Predicting when a heart attack will occur accuratelyApril 28th, 2009 - 3:39 pm ICT by IANS
Washington, April 28 (IANS) Thanks to new research by Sharon Zlochiver, a biomedical engineer at Tel Aviv University (TAU), there’s hope for potential heart attack victims. Zlochiver can not only predict when a heart attack will occur, but he can also help doctors and patients buy time before a deadly attack takes place.
“Seventy percent of the heart is made up of myocytes, which are contractile muscle cells. The remaining 30 percent is mostly rigid structural cells called fibroblasts that work to hold the muscle in place,” Zlochiver explained.
“As the heart ages and contends with factors such as high blood pressure or genetic disease, this balance begins to change,” he said.
Through the course of his research, initiated at Michigan University, Zlochiver developed a maths model that shows when the proportion of structural fibroblast cells are at dangerous levels, at approximately 70 percent of the heart’s volume. This is the “tipping point” where a heart attack is imminent, said Zlochiver.
The problem has been that these cells are not apparently differentiated from one another, which presented a challenge for Zlochiver. Though a regular electrocardiogram (EKG) could not give the information he sought, Zlochiver was determined to see how the cell ratio within the heart could be measured by electrical activity.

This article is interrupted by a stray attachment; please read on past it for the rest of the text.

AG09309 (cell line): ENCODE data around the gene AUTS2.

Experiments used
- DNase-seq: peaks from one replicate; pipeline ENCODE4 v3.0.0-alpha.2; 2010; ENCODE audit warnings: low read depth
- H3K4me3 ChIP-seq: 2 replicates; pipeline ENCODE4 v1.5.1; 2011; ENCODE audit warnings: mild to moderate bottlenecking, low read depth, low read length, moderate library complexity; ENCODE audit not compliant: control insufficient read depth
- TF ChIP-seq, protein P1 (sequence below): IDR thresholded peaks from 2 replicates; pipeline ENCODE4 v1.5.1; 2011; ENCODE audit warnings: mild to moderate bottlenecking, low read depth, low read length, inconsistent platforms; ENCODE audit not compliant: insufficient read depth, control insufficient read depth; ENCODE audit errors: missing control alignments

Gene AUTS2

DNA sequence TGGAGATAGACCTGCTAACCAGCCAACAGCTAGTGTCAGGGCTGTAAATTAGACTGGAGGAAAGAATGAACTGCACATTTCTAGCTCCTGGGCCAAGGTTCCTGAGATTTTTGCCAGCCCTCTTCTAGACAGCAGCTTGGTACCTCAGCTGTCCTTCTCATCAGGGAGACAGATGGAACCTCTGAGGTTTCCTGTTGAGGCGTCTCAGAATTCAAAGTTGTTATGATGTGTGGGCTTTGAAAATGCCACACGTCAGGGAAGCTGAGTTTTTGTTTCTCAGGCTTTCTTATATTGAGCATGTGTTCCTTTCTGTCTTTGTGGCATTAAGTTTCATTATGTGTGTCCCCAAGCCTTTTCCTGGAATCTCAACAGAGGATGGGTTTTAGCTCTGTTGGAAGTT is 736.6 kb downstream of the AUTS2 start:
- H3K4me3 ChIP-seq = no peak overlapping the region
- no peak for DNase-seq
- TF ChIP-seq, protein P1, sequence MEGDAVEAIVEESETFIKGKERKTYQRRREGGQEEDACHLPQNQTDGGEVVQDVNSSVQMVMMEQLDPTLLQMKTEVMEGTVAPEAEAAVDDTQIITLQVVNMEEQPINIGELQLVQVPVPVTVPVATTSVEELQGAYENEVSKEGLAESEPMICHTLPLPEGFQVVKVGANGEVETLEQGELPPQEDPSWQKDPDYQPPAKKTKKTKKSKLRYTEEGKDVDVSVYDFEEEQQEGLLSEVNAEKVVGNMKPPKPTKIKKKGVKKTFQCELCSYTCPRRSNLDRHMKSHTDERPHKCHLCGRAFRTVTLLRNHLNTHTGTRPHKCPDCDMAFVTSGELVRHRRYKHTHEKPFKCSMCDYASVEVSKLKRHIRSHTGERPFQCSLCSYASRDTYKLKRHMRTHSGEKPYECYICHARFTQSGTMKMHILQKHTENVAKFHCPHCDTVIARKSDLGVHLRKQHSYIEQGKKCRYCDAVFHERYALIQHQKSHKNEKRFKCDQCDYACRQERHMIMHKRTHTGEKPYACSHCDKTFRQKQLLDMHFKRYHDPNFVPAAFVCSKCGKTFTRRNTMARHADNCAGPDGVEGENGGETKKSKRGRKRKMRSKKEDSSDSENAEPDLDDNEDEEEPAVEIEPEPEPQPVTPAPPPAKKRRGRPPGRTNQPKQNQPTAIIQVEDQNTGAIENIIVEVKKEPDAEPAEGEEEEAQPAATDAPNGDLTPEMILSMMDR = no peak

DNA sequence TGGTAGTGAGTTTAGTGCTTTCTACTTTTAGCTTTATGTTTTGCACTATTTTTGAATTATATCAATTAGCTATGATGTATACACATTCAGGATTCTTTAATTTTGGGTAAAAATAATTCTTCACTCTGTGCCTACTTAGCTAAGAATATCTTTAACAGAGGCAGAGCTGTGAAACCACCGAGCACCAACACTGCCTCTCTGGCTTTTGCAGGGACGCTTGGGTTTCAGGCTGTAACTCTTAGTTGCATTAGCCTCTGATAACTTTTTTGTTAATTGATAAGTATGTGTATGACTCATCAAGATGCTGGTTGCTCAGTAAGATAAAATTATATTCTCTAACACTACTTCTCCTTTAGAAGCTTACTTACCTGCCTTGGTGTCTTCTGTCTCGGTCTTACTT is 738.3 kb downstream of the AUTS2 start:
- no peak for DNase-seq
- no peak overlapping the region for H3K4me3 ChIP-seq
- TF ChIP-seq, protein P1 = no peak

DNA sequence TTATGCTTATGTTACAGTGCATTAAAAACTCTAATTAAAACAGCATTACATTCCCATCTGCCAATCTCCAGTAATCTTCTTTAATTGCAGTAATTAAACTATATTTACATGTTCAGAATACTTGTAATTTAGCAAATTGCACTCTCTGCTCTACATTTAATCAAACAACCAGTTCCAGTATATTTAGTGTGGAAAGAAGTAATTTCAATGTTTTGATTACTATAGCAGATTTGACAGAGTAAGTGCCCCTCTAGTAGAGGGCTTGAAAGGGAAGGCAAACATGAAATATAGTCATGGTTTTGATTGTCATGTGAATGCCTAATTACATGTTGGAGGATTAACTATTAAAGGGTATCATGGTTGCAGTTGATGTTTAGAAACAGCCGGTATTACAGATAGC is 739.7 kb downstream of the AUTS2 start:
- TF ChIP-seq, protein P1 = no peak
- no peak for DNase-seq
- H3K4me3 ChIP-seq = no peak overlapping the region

Studying the electric coupling - tiny electric signals - between myocytes and fibroblast cells, he was able to paint a more accurate picture of a heart’s health more than what could be deduced from an MRI or CT scan, said a TAU release.
Zlochiver’s research will no doubt alter the way cardiac arrest is diagnosed and treated.
His research was published in the Biophysical Journal.
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Tags: biomedical engineer, biophysical journal, cardiac arrest, coupling, ct scan, dangerous levels, electric signals, electrical activity, electrocardiogram, fibroblast cells, genetic disease, heart attack, heart attack victims, high blood pressure, michigan university, mri, muscle cells, myocytes, tel aviv university, tipping point